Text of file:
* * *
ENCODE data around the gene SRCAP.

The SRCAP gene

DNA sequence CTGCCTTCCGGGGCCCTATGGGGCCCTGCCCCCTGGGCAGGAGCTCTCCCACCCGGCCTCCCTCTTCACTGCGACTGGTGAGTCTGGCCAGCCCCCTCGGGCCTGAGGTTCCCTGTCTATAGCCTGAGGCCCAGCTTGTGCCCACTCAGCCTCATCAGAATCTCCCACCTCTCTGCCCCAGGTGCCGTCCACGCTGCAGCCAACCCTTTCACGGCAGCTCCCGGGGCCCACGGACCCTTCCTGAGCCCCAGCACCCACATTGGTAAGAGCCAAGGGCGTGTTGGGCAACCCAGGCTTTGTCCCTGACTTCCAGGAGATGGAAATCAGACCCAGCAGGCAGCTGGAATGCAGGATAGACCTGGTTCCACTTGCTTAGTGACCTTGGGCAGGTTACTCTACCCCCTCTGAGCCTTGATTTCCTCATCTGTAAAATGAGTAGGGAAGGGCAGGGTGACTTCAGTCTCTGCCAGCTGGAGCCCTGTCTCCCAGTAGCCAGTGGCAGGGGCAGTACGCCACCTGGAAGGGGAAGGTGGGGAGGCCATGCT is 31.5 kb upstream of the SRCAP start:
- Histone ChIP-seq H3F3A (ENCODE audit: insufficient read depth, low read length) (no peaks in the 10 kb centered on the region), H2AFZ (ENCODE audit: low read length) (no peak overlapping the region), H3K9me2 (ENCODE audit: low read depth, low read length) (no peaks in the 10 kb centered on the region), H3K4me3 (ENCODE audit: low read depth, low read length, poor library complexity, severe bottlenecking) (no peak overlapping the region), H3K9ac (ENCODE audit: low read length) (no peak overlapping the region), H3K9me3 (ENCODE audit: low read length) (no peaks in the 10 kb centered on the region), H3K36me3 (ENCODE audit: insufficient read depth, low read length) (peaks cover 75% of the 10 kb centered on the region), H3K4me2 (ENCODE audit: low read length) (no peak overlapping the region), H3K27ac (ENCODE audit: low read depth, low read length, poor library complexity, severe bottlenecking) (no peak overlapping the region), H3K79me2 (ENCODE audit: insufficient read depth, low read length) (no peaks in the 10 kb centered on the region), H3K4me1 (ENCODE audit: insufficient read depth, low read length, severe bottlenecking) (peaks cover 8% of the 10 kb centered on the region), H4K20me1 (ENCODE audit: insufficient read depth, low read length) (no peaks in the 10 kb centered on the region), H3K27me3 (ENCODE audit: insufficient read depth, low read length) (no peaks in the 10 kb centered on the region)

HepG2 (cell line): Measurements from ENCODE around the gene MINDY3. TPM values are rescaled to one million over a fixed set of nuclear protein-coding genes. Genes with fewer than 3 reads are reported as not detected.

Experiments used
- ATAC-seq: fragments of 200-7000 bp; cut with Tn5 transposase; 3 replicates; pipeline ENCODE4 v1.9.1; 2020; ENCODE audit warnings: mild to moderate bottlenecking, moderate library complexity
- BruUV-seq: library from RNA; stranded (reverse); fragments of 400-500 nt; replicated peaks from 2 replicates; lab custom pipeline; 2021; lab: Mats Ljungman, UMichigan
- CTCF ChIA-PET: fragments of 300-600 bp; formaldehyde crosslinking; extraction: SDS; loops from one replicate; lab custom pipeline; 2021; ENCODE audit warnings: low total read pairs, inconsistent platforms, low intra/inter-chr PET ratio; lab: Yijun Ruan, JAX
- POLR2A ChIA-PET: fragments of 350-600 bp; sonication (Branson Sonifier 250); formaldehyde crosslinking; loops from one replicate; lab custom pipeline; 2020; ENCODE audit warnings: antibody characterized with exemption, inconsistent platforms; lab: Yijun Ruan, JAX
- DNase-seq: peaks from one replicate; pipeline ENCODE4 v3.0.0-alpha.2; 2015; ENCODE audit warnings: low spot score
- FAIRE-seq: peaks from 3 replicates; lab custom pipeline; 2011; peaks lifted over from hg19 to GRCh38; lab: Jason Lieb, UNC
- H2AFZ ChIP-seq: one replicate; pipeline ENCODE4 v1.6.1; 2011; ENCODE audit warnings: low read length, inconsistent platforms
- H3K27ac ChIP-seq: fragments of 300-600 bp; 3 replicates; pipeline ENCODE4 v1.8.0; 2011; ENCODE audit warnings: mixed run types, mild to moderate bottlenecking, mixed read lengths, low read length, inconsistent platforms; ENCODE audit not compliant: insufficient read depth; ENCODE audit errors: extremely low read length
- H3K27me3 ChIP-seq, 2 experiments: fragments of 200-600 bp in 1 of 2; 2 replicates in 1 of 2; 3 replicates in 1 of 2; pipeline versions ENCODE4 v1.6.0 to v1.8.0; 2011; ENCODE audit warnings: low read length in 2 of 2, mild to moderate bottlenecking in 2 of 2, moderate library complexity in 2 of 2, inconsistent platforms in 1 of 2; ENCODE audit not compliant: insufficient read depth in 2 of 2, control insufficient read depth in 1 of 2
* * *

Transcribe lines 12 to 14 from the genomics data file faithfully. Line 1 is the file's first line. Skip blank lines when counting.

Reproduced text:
- FAIRE-seq: peaks from 3 replicates; lab custom pipeline; 2011; peaks lifted over from hg19 to GRCh38; lab: Jason Lieb, UNC
- H2AFZ ChIP-seq: one replicate; pipeline ENCODE4 v1.6.1; 2011; ENCODE audit warnings: low read length, inconsistent platforms
- H3K27ac ChIP-seq: fragments of 300-600 bp; 3 replicates; pipeline ENCODE4 v1.8.0; 2011; ENCODE audit warnings: mixed run types, mild to moderate bottlenecking, mixed read lengths, low read length, inconsistent platforms; ENCODE audit not compliant: insufficient read depth; ENCODE audit errors: extremely low read length